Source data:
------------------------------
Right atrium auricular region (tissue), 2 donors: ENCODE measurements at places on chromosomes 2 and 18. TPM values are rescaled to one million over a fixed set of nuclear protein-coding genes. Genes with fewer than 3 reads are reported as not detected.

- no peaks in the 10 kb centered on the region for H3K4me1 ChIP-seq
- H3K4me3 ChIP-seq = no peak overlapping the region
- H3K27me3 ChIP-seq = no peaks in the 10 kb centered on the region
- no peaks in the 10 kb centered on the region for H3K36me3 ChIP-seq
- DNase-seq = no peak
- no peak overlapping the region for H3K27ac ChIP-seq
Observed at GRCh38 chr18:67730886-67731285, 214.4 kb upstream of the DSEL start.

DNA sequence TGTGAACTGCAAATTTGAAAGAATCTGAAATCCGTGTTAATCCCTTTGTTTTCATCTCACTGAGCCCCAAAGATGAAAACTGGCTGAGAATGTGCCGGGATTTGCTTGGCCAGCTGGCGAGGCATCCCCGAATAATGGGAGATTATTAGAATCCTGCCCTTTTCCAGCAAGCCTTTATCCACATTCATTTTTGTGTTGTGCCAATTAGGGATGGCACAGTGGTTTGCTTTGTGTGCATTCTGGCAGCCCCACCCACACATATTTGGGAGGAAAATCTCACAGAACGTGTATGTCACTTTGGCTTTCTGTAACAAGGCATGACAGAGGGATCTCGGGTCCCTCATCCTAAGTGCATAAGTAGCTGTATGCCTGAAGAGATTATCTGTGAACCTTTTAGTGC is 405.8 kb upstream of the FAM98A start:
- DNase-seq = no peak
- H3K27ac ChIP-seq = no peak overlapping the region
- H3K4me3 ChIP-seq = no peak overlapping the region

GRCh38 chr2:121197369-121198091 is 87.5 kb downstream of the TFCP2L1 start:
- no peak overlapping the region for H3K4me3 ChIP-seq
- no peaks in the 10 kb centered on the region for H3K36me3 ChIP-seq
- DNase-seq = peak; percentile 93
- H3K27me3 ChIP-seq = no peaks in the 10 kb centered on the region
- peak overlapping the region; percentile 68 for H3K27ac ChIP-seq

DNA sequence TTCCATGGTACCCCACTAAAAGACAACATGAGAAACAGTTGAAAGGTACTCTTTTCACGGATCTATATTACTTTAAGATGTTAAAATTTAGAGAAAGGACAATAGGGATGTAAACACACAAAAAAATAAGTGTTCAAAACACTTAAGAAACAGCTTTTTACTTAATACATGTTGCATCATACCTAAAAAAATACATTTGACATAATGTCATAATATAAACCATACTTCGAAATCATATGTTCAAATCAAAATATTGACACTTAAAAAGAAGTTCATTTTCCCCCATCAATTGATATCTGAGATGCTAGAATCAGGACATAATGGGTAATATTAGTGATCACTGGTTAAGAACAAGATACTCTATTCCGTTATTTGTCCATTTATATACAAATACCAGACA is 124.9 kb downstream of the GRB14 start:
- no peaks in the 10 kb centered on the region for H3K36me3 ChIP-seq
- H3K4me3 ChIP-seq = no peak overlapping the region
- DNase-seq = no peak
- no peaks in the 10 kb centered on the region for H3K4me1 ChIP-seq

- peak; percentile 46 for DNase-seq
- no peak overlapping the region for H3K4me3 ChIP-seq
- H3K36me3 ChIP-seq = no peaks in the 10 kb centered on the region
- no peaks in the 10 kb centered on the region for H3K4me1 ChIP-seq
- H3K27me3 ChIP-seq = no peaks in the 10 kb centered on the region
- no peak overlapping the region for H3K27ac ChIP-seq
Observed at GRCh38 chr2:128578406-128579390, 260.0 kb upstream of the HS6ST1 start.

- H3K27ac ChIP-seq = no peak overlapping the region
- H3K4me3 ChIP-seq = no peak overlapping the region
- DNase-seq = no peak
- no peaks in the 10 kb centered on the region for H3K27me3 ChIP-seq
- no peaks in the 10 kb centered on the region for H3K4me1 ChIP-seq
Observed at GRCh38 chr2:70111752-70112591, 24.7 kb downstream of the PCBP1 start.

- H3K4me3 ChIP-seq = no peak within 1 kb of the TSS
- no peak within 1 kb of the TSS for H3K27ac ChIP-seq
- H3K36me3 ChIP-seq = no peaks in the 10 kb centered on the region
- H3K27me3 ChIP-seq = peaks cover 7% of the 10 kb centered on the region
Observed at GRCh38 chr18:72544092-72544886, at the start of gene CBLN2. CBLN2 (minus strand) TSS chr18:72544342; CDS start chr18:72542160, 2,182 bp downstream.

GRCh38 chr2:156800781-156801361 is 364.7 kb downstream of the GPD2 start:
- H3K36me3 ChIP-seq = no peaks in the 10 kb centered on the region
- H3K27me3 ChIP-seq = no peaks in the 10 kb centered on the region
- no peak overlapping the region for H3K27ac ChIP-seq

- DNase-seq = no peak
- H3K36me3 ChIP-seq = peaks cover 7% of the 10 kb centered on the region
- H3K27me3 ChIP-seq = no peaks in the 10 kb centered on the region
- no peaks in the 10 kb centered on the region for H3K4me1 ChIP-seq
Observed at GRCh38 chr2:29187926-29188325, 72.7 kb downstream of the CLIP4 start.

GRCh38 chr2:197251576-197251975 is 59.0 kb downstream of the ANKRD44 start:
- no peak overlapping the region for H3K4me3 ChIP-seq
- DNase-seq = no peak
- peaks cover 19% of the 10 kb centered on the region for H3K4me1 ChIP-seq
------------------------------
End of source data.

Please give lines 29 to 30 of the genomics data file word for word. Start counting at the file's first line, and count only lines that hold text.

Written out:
- no peak overlapping the region for H3K27ac ChIP-seq
Observed at GRCh38 chr2:128578406-128579390, 260.0 kb upstream of the HS6ST1 start.